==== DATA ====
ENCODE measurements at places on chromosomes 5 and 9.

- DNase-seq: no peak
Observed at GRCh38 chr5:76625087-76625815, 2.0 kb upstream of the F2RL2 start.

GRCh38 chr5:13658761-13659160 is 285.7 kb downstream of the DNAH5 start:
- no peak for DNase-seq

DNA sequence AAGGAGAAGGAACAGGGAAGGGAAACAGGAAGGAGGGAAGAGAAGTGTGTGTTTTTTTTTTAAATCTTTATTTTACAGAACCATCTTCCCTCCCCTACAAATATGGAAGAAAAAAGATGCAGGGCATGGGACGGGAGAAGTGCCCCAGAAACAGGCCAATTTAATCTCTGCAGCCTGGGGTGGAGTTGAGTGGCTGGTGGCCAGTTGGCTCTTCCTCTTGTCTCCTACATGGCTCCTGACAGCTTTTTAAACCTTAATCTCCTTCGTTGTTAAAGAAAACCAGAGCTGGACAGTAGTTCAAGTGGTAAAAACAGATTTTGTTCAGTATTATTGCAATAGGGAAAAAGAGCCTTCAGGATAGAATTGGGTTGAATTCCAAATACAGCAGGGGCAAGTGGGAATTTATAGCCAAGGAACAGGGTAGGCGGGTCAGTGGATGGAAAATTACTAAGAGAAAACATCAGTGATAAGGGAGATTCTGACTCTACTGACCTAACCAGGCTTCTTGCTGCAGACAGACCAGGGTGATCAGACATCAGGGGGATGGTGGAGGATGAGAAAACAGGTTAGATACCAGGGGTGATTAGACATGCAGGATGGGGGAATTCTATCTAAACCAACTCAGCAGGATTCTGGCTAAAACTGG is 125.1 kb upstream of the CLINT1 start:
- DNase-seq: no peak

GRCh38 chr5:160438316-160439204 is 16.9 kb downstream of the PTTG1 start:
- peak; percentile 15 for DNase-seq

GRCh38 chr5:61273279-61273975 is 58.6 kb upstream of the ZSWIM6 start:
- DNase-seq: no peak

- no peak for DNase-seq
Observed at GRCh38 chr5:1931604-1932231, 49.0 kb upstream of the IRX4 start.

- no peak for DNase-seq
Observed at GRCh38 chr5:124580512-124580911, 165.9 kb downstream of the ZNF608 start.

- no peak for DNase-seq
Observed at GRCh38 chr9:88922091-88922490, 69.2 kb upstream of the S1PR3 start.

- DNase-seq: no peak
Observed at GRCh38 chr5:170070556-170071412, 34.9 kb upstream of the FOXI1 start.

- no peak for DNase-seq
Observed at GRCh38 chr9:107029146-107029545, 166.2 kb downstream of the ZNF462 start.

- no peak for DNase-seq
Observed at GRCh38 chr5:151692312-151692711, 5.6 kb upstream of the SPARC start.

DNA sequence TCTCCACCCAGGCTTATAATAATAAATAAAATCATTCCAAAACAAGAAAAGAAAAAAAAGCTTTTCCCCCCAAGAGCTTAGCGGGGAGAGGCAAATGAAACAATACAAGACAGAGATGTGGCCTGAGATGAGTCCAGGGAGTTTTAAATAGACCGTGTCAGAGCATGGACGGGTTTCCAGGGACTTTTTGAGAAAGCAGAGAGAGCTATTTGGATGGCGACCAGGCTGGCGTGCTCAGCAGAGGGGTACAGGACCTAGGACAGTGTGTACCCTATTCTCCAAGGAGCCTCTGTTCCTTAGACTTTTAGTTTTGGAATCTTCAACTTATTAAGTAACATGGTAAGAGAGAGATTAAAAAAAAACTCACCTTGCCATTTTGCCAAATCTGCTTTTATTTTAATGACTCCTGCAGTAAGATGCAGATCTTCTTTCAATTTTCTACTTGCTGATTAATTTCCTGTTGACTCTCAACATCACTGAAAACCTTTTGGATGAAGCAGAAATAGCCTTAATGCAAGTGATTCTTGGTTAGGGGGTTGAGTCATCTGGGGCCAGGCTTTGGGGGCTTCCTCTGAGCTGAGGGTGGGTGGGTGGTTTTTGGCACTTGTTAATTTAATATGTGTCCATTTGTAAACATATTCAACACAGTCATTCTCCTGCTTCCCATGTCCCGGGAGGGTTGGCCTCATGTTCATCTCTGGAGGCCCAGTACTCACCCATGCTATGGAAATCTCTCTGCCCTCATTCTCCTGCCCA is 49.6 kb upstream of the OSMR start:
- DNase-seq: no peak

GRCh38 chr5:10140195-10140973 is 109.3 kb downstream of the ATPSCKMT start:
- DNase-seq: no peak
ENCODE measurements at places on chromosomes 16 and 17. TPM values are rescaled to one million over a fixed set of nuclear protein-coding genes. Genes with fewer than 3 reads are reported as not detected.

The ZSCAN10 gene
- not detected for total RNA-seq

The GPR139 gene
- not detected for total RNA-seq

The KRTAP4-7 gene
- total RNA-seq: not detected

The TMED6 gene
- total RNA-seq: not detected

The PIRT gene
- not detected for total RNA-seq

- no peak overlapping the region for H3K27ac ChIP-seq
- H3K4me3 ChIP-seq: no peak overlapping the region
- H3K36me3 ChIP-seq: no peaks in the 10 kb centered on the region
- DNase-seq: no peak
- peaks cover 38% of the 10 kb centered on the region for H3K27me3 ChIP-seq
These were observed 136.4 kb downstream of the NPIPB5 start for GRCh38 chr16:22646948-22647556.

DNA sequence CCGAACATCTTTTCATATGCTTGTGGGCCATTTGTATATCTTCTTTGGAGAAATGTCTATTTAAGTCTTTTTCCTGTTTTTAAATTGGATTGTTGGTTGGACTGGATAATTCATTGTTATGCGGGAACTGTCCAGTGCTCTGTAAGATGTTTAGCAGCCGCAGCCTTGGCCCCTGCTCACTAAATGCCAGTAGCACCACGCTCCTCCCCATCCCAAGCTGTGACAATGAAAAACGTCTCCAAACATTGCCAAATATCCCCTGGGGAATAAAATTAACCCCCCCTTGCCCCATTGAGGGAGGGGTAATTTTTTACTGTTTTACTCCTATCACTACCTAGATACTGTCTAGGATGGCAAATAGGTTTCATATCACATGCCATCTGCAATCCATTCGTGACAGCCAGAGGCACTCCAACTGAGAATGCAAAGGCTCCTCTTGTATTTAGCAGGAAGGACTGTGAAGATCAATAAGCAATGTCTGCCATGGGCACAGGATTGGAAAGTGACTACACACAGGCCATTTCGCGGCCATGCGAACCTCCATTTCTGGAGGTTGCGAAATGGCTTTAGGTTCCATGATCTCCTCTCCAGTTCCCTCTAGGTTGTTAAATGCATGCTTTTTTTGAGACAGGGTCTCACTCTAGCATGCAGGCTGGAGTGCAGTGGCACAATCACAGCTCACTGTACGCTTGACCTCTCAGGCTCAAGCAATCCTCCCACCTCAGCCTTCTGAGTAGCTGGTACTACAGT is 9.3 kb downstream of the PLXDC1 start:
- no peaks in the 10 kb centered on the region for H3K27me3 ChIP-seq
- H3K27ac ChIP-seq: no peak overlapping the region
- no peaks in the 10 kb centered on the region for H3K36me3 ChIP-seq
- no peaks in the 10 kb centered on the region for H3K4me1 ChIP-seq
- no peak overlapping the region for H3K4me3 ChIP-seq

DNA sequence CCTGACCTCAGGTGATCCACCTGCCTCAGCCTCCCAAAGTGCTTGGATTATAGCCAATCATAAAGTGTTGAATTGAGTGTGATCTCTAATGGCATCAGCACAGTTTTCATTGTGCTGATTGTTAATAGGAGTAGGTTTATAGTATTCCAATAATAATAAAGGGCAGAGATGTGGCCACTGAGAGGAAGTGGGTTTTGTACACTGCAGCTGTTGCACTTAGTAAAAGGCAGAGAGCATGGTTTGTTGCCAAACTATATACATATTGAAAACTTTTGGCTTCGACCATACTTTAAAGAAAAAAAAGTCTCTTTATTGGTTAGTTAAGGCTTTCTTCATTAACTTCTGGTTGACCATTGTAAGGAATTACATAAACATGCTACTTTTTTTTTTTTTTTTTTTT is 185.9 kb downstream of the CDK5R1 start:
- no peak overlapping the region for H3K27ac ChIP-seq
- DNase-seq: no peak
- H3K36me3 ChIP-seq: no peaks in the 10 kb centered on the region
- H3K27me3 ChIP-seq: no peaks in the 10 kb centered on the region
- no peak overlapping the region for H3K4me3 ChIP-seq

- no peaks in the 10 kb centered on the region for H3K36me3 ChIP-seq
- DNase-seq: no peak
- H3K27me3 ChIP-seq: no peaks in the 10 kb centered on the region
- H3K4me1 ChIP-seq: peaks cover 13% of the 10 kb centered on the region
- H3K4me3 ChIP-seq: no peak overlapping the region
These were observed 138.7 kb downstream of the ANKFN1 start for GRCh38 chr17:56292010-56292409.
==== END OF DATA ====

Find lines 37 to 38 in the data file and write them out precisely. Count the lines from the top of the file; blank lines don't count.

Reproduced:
The PIRT gene
- not detected for total RNA-seq